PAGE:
A precise and judicious curator of her own exhibitions, Carol Bove is known for spare arrangements of mostly found objects that conjure the recent past. Books first published circa 1970 have appeared in many of her installations and tend to function as historical and conceptual anchors for various other sculptural elements that evoke the Age of Aquarius. But period-specific artifacts were largely absent from Bove’s recent solo show, where the elegant display of 13 new sculptures seemed less an exercise in cultural anthropology and more the handiwork of a beachcomber possessed of a very good eye.
The only historical touchstone in this show was a small, black-and-white photograph of a thin, unsmiling and wide-eyed man named Gerald Heard, a British-born writer and mystic who dropped acid with Aldous Huxley in the 1950s to explore the drug’s spiritual potential. Presented with two little sculptures on a high white pedestal, the photograph is affixed to a weathered wooden disk and festooned with a spreading array of fine silver chain—perhaps representing Heard’s lifelong pursuit of expanded consciousness.
Similar chains were used to construct Netting (2009), a delicate, openwork weave of silver links that was suspended from a wooden strut and helped establish a nautical theme which ran through much of show. Touch Tree (2008), for example, uses a wall-mounted steel brace to support a 10-foot-tall piece of driftwood in an upright position. In Shell Sculpture and The Oracle (both 2010), striated conchs, iridescent abalones and other fancy seashells are held at eye level on branching steel stands that surmount slender bronze pedestals. Looking like it, too, had washed up on a beach was a mangled clump of rusted metal lined with dirty insulation foam. Also displayed on a bronze pedestal, this untitled sculpture from 2009 transcended its dubious origins to demand, and reward, esthetic contemplation.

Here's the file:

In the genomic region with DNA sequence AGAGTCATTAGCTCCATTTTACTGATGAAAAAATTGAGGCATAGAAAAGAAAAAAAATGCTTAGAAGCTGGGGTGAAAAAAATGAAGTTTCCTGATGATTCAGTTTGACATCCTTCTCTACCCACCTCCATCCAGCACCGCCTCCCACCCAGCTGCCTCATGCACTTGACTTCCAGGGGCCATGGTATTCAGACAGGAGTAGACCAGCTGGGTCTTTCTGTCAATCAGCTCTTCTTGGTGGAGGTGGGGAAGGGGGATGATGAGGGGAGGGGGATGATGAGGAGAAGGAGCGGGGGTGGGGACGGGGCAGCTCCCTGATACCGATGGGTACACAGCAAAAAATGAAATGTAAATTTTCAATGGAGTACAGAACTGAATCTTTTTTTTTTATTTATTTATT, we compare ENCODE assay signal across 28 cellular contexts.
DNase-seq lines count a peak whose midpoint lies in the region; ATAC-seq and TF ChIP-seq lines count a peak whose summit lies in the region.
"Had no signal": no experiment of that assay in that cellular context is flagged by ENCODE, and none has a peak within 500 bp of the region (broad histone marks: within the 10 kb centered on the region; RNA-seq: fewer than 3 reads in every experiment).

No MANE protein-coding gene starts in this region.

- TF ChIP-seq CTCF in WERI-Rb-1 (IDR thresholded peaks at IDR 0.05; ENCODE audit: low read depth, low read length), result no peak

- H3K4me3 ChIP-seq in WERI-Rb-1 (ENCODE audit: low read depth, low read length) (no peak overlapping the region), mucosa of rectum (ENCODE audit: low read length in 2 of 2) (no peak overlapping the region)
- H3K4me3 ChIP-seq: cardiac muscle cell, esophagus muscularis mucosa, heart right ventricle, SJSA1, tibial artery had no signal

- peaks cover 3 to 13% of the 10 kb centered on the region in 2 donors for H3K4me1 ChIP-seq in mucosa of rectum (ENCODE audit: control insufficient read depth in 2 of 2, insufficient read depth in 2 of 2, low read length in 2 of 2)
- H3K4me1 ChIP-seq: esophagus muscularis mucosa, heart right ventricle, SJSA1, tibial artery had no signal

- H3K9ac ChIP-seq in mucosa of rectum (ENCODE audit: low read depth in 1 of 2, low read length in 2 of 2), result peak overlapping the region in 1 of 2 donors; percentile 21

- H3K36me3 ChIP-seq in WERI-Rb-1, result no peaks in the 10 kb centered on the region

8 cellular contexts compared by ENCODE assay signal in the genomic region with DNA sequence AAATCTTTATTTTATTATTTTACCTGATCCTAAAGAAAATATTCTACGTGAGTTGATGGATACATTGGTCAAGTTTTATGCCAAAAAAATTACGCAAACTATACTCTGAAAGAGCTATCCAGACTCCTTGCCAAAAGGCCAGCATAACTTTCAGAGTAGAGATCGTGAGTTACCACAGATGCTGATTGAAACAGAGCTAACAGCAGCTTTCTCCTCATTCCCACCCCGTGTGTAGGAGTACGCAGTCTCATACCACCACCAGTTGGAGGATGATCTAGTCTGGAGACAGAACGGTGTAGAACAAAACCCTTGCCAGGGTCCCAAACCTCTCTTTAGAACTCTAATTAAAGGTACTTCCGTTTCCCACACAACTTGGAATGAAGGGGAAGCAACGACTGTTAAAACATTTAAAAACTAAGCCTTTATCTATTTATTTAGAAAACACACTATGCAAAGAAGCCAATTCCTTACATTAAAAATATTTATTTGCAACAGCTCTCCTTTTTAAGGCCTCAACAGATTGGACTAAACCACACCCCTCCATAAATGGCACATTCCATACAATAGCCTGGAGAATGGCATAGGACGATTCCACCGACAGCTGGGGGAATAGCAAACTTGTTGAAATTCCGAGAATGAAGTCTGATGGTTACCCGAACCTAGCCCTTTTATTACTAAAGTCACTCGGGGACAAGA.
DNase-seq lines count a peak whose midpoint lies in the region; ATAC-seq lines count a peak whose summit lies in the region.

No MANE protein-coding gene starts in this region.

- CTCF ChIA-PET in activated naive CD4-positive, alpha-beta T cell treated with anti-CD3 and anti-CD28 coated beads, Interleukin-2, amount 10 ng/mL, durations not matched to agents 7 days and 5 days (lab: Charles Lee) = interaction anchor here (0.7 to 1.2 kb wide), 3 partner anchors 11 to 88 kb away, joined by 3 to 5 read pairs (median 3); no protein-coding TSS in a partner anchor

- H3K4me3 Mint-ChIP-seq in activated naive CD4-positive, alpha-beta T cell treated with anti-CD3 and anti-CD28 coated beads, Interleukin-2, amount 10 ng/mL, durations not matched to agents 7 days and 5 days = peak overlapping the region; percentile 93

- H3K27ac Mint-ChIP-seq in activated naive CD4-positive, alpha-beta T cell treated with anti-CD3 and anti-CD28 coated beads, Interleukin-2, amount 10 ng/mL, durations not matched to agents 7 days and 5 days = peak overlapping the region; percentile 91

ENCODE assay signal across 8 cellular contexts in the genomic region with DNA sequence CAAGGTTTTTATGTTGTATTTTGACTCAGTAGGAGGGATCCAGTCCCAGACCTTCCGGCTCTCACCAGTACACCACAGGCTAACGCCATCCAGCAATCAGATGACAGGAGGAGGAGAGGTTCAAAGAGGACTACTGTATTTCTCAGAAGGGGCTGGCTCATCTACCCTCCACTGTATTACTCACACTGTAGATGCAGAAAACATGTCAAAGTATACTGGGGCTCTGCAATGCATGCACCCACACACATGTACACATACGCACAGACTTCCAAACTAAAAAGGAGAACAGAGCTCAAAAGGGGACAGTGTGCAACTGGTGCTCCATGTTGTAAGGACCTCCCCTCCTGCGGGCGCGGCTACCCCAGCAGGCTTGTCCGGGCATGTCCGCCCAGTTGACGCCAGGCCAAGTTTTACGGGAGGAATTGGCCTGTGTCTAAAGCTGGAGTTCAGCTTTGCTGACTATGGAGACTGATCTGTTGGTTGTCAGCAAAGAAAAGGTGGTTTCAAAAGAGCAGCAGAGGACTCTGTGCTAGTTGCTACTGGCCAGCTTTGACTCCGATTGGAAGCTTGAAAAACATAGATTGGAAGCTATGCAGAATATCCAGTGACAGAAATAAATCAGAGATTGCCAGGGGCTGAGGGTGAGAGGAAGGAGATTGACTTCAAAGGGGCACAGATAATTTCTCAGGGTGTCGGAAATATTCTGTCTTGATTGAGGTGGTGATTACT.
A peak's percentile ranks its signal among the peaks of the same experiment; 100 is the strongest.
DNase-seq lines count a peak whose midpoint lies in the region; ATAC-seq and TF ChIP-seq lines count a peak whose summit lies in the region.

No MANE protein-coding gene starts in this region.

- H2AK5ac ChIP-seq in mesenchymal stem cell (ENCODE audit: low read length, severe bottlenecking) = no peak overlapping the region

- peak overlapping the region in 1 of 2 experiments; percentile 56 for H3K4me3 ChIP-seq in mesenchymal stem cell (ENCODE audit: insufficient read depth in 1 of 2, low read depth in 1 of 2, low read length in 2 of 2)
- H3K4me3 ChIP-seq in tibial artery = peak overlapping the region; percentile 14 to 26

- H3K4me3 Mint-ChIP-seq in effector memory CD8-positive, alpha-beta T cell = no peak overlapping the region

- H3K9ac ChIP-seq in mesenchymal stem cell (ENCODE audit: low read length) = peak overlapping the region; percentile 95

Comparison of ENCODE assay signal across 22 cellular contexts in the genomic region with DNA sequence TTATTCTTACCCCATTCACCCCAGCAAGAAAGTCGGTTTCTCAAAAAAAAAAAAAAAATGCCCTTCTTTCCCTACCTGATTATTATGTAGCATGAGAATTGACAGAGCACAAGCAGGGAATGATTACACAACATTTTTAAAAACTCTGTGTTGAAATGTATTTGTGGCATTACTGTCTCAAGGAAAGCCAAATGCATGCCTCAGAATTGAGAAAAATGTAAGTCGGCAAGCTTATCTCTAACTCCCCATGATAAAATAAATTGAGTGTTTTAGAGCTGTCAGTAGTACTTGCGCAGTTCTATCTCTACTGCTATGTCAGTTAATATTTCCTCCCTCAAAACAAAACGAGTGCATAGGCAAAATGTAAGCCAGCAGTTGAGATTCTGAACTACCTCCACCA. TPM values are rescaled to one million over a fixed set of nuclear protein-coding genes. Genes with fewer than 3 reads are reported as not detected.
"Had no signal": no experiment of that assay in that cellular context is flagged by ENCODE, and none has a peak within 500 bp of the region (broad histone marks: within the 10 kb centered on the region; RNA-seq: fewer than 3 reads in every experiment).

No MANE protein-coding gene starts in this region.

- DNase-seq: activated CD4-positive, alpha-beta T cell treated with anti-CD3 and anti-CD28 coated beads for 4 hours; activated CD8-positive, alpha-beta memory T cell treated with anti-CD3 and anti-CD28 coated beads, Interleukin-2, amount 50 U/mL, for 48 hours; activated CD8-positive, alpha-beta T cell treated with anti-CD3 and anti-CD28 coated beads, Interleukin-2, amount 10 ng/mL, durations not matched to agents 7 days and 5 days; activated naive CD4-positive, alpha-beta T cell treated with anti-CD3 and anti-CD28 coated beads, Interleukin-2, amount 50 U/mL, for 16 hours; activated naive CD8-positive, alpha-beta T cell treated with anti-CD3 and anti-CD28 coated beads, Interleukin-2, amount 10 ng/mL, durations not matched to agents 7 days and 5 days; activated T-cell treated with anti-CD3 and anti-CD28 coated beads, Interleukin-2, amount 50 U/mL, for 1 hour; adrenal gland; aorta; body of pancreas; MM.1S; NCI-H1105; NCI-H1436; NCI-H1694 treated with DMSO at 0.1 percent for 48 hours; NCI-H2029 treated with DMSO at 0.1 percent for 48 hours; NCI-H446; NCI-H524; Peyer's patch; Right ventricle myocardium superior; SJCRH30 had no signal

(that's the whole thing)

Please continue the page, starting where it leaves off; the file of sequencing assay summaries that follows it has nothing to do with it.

A few works in the show dispensed with marine associations, including two gorgeous untitled canvases (one small, the other quite large, both 2010) that were covered with carefully layered rows of peacock feathers, a material Bove favors. Departing from the nautical motif as well were two sculptures from 2010 that share the same dimensions (96 by 48 by 48 inches) and the title Harlequin. Both are standing rectangular boxes open on two sides made of thick, transparent Plexiglas and sheathed in a diamond-patterned metal mesh that generates moiré effects when viewed from certain angles. They strongly resemble the metal-detecting body scanners standard at airport security checkpoints. Although the gallery discouraged walking through these sculptures, the thresholds they demarcated seemed a fitting tribute to Heard’s metaphysical aspirations—and to Bove’s own ability to transform ordinary materials into objects of wonder.
Photo: View of Carol Bove’s exhibition of mixed-medium sculptures, 2008-2010; at Kimmerich.